Very interesting article from The New York Times about Project ECHO which combines video teleconferencing and training from specialists that equip primary care providers with the knowledge to take care of complex patients. For example, a family medicine doctor treating a patient’s hepatitis C with antiviral therapy with the guidance of liver specialists remotely because the patient lives too far from the liver clinic. Check out the article below:
What we actually do as your chief residents?
We are in a unique position, as we have just finished residency training and are now overlooking the house staff. Our roles are comprised of administrative, clinical and educational components.
Clinical Role: We will be attendings on the wards at both PMH and the VA. This entails the typical duties of any other attendings. Furthermore, we are involved in resolving conflicts between services, ensuring patient safety across all of our services, and fielding patient transfer requests from outside hospitals.
Administrative Role: This a role that you are used to seeing us in as we make your schedules, organize the noon conferences, speakers, intern chart conference, arrange coverage for fellow residents. We work with Dr. Johnson, Dr. Kazi, and the associate program directors on improving the residency and its curriculum as well as trouble-shooting problem areas that you, as residents, bring to our attention. We represent the house staff at many administrative meetings at Parkland, University and VA hospital. We organize the events, transportation, dinner venue for the interview season for upcoming applicants. We run morning report at Parkland and the VA as well as Weissler Conference.
Teaching: In addition to arranging the conferences and working on curriculum, we are most excited about the opportunity to teach directly, at the individual level. This will occur in places like morning/afternoon report, on rounds while on service.
Mentors: This is the role that is often not seen, as it’s typically on an individual level, though it’s a role we are very excited about. Throughout the year, some of you may experience hardships or obstacles, have questions or concerns regarding patient care, or have ideas for systems improvement. As your chief residents, we will work with you to get things back on track, help solve patient care issues, and discuss the systems changes that may help to improve our experience here as housestaff. This usually involves frequent meetings to check how you’re doing, reviewing the care of your patients together, and having you complete short courses of modules.
What are our expectations of you?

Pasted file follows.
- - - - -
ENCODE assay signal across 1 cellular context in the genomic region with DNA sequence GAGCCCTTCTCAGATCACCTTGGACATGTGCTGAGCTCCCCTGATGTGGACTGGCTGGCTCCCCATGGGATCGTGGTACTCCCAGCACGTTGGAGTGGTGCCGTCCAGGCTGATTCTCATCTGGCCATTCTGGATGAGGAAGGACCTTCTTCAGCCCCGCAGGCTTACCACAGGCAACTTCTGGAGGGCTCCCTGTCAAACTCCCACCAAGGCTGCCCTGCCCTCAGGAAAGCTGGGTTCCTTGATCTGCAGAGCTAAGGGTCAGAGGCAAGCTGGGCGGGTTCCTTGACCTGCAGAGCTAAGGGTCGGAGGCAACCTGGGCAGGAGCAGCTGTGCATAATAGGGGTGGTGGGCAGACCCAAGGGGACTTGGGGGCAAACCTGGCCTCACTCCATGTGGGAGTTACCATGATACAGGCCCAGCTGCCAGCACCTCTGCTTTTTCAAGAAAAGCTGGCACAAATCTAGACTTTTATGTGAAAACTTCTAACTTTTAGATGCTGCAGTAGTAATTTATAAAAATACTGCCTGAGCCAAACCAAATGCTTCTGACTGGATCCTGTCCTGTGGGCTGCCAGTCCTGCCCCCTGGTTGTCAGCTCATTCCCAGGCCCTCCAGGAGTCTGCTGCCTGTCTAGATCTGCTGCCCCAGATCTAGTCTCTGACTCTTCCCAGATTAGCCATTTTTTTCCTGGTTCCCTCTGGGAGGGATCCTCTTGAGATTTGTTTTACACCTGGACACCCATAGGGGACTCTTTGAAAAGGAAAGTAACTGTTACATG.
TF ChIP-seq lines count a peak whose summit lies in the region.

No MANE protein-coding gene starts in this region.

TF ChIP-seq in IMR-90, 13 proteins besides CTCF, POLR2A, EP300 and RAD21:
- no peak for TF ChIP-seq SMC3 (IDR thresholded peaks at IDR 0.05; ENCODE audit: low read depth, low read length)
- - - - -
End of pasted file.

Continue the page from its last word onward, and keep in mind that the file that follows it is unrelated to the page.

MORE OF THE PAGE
We want you to be a more knowledgeable, professional and caring clinician by the end of your second year. It is our hope that you’re not content with “getting by,” but want to improve, learn more, and build on the foundation that has been laid this past intern year.
Thus we expect you to be on time for morning report and conferences, to dress appropriately (shirt, tie and slacks for men, business casual for women), particularly at morning report and on the Ward services. Beyond this, we want you to become excellent educators, making an effort to teach to your medical students and interns whenever possible during rounds and with short dedicated lectures. We hope your interactions with nurses, med techs, pharmacists and other specialty services are respectful.
What are our expectations for ourselves? And we want you to hold us accountable to this.
We want to be the tools and resources that allow you to flourish as an upper level resident in this residency. This is a quote from a paper from Yale about the chief resident’s role regarding the house staff.
“The chief residents are responsible for creating a space, both physical and psychological, where the house staff feels safe to express their neediness, fragility, doubt, fear, and anxiety while receiving encouragement and support.”
We hope to encourage and support you this coming year and will go out of our way to help you become the best resident physician you can be.
Just like you guys have big learning curve becoming upper level residents, we also have a learning curve as chief residents and we will learn together what works and what doesn’t. We look forward to the transition to the new hospitals and rotations and working together to enhance this residency.
At yesterday’s morning report in Parkland we had a great discussion about treating ascites. Below is a link to the most updated guidelines regarding ascites management in cirrhosis from the American Association for the Study of Liver Diseases (AASLD) published in February 2013.
Some key points from the guidelines include:
-Since bleeding is uncommon during diagnostic paracentesis, routine prophylactic use of platelets and fresh frozen plasma are not recommended (Class III, Level C).
-Initial laboratory tests for ascitic fluid should include cell differential count, ascitic total protein and SAAG (Class I, Level B).
-Sodium restriction (less than 2000mg per day) and diuretics (spironolactone with or without furosemide) is first line therapy in cirrhotics with ascites (Class IIa, Level A).
This week at morning report we discussed about the increasing prevalence of multi-drug resistant organisms making it harder for clinicians to treat patients with severe infections. In the most recent issue of The New England Journal of Medicine, a trial was published that looked at once a week dosing versus daily dosing of antibiotics for skin infections. Click on the link below to read the article!